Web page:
SOME years ago the now-defunct Commission for Rural Communities calculated that the rural poor in England numbered the population of Birmingham, yet many visitors to rural areas would be hard-pressed to recognise this.
The rural poor are often invisible and dispersed; in 2016-17, 16 per cent of farms made a loss averaging £37,000 whilst 62 per cent of Yorkshire farms were financially dependent on direct payments, with 56 per cent effectively in the red.
For all living in rural areas, higher transport, property and living costs – combined with reduced public services, utilities and employment prospects for the young – mean that the pounds don’t go as far as in urban areas, and younger people have to leave for employment elsewhere.
My own grandparents lived on a 40-acre mixed farm raising seven children and employing several people.
My bachelor uncle still lives on the farm which is no longer active, and which was barely able to support him even when he was farming it.
I suspect that he would be defined as relatively poor though asset-rich. In 2016-17 17 per cent of households in rural areas were classified as relatively poor, and 15 per cent as absolutely poor. Yet in rural areas poverty is not simply material. My uncle, now in his 80s is part of a growing elderly population in rural communities of which 22.5 per cent are over 65. He lives an isolated and solitary life with no private transport.
A couple of years ago my mother phoned him and discovered that he was suffering from heart problems and needed to go to hospital immediately. Thankfully she was able to contact a local relative and he was taken to A&E. Otherwise things might have turned out differently.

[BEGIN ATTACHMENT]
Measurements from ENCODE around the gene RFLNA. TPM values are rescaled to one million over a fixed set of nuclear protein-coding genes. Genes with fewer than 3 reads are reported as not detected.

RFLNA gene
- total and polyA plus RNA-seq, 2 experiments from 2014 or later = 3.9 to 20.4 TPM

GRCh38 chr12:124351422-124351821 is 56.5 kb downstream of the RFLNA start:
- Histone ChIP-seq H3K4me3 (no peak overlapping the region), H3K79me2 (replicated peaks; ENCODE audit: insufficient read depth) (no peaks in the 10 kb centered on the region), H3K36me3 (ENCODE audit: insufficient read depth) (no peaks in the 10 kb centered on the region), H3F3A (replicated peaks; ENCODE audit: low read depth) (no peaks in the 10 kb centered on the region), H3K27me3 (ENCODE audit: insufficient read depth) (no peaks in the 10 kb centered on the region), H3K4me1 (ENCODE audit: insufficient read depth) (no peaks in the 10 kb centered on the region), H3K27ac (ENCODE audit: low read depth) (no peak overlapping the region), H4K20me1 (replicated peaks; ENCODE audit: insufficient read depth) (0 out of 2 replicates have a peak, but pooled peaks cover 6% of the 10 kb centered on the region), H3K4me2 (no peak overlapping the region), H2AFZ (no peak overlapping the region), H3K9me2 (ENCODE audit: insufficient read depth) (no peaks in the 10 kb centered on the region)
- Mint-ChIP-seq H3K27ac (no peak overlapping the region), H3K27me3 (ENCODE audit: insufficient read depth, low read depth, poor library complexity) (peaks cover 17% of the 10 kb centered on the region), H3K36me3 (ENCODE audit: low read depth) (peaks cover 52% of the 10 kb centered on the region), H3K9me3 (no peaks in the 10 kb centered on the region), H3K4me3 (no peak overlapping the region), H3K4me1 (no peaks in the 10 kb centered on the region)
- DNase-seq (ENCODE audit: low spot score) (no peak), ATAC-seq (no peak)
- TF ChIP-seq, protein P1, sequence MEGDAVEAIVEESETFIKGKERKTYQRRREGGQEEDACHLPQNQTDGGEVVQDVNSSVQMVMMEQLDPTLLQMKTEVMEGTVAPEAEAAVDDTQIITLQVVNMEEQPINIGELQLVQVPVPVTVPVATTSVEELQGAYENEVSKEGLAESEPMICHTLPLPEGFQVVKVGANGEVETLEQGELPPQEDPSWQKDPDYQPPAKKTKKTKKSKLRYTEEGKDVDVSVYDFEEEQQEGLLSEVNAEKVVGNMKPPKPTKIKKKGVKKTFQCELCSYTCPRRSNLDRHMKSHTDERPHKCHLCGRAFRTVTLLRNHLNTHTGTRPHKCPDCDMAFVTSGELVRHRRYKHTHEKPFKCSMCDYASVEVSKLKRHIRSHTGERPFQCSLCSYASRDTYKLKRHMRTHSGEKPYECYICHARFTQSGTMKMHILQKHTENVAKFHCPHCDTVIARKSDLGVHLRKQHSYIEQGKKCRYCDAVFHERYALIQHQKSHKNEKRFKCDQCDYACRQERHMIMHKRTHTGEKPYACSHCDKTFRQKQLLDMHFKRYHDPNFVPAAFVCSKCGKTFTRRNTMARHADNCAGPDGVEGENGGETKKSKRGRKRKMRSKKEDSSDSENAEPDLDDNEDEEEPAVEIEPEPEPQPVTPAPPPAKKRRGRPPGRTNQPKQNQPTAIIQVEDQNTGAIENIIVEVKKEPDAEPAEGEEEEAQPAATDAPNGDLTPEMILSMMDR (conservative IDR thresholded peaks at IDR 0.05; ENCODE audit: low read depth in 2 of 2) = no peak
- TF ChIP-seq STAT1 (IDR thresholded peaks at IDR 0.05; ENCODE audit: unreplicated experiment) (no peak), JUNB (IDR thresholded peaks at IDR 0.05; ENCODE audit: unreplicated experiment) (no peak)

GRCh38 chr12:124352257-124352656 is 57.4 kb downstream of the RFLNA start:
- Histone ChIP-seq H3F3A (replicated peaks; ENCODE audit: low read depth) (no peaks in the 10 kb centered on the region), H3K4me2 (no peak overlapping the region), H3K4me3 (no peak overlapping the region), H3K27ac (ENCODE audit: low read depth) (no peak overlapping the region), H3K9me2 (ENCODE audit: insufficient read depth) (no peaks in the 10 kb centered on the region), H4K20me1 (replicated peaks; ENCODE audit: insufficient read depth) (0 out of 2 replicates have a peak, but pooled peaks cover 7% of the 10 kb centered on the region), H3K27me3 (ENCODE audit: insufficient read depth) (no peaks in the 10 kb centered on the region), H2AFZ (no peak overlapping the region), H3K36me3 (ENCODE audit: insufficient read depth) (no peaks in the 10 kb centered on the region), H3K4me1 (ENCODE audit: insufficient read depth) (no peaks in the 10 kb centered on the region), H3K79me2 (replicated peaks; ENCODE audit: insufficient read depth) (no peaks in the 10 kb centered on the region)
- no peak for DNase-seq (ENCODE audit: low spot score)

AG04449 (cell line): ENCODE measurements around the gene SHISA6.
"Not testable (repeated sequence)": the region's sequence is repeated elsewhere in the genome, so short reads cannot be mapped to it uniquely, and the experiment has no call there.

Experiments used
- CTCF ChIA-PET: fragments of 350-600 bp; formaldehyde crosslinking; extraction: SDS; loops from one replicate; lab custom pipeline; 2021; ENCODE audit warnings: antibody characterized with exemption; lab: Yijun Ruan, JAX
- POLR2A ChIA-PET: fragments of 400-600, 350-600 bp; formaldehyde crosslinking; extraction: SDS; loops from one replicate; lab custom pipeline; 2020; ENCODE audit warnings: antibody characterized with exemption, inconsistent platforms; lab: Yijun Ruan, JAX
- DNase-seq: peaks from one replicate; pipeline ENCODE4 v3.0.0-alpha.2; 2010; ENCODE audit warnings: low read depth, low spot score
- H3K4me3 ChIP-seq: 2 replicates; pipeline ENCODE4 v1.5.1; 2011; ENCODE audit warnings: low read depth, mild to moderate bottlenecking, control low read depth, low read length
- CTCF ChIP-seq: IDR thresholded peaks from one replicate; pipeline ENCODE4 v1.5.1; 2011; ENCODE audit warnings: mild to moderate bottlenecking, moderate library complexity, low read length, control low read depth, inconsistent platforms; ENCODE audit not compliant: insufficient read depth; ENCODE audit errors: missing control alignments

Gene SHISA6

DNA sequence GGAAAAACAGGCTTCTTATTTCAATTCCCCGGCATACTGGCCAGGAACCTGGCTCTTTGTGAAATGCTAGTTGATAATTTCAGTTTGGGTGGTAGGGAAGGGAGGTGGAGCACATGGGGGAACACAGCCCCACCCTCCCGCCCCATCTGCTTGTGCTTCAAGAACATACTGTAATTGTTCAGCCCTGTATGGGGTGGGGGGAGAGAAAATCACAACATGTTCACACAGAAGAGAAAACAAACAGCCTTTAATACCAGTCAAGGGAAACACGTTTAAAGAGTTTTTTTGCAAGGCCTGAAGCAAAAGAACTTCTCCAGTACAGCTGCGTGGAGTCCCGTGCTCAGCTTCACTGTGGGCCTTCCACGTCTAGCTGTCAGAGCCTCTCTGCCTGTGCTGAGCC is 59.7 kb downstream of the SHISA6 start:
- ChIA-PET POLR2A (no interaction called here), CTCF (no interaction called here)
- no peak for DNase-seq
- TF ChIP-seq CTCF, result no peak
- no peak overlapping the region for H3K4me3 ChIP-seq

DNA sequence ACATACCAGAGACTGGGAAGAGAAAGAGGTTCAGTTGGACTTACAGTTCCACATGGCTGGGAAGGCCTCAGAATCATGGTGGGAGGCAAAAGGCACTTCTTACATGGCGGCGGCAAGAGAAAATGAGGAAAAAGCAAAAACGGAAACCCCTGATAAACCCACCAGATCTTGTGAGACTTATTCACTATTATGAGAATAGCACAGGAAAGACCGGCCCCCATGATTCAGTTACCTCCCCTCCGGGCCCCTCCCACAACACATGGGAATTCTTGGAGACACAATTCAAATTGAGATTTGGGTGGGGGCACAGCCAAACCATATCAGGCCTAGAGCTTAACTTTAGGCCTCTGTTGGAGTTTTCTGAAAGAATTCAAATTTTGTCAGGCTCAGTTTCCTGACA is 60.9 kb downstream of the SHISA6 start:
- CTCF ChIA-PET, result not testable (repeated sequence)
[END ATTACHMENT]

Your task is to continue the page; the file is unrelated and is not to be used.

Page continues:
Social poverty in rural areas is increasing and afflicts the materially poor and the well-off as age and infirmity isolate more of the rural population and as statutory support services reduce. Loneliness and mental health conditions are the outworking of this isolation.
So how is the Rural Church responding to social poverty, especially when resources are stretched?
Firstly through local awareness; many rural churchgoers in Yorkshire are very involved in local community groups and know and care for their vulnerable neighbours, even while the number of rural clergy may be lower than in the past.
Secondly, churches are working together to respond to these challenges; for example, The Arthur Rank Centre and Yorkshire Churches Rural Business Support (YCRBS) are jointly involved in a pilot Rural Isolation Project with four churches, two Anglican and two Methodist, to see how modest investments of money and training together with prayer and imagination can make a difference.
Thirdly, chaplaincy can reach the isolated; over the past five years YCRBS has re-established chaplaincy in the Yorkshire Agricultural Marts where farmers gather. Chaplains provide a listening ear and referral facility.
Fourthly, I have also seen a number of churches supporting the outreach of the farming charities such as Farming Communities Network, the Addington Fund and the Royal Agricultural Benevolent Institution through giving and fundraising. FCN seeks to befriend isolated farmers whilst the Addington Fund helps with housing and RABI with support grants.
Fifthly, Church schools build social capital as they serve rural communities in dispersed villages and towns.
Sixthly churches which are open during the day and have a toilet and kitchenette can be a community gathering place as rural facilities decline.
Material and social poverty are a reality in our rural areas. Statutory groups are working hard to find ways of responding. Yet rural churches have a distinctive part to play particularly in the light of God’s concern for the poor and their long history of service to their communities.
The Right Reverend Dr John Thomson is the Bishop of Selby and the Archbishop of York’s Ambassador for Rural Life and Faith.